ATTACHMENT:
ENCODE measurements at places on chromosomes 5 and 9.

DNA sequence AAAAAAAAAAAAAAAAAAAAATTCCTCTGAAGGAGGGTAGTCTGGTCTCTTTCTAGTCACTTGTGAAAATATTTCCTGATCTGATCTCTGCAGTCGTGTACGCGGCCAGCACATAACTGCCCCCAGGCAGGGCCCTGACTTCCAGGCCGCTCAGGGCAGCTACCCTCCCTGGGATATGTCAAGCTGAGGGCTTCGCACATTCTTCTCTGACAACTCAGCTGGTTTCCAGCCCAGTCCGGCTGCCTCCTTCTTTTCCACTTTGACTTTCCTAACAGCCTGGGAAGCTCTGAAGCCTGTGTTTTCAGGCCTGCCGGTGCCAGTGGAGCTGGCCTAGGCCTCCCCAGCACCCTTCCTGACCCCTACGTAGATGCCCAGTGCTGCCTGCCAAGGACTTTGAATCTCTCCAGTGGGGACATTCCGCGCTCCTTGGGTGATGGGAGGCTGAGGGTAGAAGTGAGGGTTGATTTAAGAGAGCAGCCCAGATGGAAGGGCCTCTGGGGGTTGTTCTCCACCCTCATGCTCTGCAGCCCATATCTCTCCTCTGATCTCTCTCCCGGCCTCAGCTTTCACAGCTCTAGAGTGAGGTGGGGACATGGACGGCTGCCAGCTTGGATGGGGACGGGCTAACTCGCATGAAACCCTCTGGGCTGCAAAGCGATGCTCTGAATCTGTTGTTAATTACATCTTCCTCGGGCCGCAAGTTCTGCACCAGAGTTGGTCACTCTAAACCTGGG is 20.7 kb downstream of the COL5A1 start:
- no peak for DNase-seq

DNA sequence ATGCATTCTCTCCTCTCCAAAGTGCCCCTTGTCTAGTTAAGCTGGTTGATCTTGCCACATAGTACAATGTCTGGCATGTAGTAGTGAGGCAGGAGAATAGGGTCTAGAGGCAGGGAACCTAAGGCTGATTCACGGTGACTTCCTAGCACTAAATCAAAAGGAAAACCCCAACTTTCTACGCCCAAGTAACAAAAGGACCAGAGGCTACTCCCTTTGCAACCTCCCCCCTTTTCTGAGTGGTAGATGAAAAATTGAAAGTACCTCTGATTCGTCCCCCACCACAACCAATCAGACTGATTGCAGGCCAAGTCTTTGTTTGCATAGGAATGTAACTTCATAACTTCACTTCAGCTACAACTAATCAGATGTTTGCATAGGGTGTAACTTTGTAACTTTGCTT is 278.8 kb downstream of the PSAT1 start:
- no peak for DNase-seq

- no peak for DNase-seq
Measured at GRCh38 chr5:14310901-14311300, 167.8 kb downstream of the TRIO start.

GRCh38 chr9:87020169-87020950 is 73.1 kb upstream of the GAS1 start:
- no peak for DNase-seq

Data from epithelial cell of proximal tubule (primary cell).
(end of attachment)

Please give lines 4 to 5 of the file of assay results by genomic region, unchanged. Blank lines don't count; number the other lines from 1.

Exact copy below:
DNA sequence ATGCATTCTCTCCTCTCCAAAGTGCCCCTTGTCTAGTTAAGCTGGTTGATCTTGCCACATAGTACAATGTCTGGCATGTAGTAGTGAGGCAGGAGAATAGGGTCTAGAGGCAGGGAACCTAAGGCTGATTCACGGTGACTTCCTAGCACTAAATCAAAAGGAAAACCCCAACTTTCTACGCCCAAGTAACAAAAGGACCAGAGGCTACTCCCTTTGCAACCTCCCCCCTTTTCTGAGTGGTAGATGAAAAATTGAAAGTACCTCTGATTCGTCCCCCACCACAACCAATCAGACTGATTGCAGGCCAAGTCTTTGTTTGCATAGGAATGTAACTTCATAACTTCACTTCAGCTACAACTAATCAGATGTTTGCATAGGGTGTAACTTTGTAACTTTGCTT is 278.8 kb downstream of the PSAT1 start:
- no peak for DNase-seq